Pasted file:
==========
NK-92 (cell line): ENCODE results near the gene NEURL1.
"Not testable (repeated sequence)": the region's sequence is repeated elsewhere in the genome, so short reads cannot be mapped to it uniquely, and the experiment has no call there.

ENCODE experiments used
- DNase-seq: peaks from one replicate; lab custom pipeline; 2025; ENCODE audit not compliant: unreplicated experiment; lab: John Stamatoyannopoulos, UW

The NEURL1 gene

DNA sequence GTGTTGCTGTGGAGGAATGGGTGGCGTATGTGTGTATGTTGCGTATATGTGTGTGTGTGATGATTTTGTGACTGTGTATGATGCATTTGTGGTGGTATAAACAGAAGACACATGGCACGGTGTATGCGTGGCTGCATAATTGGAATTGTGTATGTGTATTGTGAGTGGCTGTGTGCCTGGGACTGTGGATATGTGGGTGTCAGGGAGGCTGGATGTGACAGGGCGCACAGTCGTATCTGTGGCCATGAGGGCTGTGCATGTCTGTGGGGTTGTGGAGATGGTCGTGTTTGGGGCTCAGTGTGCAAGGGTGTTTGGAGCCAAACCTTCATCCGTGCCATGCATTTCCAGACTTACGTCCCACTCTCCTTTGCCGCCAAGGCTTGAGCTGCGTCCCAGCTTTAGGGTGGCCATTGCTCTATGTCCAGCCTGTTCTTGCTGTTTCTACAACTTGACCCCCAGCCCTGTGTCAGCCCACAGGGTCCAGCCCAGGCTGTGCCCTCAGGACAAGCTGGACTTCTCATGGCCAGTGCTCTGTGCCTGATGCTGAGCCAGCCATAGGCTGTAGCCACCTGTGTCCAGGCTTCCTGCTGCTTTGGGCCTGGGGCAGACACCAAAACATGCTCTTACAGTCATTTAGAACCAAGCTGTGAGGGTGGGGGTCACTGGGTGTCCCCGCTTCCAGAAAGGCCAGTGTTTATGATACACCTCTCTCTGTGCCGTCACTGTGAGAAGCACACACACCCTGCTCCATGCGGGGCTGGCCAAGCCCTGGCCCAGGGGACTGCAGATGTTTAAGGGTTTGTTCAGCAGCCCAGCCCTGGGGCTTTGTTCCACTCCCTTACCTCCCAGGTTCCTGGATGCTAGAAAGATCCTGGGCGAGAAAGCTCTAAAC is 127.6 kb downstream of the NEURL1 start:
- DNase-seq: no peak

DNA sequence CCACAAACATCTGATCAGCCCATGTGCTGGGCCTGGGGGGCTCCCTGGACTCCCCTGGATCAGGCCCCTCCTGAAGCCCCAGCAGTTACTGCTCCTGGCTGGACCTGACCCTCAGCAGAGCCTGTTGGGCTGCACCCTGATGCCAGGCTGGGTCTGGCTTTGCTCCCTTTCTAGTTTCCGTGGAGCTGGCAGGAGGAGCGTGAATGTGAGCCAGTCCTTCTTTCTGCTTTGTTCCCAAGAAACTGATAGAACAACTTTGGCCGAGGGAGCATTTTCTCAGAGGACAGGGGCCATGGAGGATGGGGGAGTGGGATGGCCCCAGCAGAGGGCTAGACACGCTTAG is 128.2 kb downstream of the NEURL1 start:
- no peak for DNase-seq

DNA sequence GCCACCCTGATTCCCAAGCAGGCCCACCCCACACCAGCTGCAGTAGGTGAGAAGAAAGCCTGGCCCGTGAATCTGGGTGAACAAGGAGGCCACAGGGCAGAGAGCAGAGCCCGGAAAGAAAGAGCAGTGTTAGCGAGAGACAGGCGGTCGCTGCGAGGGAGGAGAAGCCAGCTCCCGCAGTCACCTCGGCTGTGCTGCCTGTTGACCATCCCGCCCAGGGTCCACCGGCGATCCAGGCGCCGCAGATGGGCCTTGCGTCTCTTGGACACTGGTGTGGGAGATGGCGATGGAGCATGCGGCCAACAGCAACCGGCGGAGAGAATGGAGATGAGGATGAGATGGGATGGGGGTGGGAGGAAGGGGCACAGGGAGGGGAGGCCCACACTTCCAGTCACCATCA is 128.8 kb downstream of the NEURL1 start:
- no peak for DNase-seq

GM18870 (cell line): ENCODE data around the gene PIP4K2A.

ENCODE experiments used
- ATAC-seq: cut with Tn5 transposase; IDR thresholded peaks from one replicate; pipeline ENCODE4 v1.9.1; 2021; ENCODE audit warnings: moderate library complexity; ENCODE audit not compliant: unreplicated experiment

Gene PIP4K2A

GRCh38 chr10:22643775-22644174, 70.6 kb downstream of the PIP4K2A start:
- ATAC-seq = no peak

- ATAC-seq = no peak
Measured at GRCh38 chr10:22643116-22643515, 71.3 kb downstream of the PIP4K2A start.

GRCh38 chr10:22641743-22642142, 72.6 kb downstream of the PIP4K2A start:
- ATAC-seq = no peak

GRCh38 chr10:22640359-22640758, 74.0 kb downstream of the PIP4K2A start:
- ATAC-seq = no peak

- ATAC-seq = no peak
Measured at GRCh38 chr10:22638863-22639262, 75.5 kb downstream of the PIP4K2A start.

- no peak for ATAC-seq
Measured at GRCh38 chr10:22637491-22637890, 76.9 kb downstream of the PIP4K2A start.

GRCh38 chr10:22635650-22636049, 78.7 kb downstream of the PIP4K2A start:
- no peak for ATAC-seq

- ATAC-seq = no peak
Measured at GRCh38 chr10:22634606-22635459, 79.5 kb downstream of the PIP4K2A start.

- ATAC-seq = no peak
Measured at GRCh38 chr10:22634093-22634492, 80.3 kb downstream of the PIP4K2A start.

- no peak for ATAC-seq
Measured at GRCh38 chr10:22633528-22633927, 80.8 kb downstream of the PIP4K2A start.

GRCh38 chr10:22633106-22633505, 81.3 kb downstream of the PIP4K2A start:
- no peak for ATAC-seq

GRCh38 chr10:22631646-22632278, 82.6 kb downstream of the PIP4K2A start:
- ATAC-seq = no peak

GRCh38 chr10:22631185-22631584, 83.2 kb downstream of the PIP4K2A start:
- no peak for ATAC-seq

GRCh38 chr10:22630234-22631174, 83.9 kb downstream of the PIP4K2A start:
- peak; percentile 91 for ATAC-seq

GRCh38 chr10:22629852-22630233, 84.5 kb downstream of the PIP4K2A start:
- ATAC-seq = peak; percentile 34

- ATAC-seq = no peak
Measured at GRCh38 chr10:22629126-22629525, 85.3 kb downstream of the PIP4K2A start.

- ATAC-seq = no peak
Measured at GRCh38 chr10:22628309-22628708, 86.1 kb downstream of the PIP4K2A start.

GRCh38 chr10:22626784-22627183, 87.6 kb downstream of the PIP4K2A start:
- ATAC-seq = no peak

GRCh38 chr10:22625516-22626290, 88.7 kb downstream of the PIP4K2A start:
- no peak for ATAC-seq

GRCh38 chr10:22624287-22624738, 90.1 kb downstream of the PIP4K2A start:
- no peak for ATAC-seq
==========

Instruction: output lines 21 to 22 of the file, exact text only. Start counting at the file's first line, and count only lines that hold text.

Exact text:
- ATAC-seq = no peak

GRCh38 chr10:22640359-22640758, 74.0 kb downstream of the PIP4K2A start: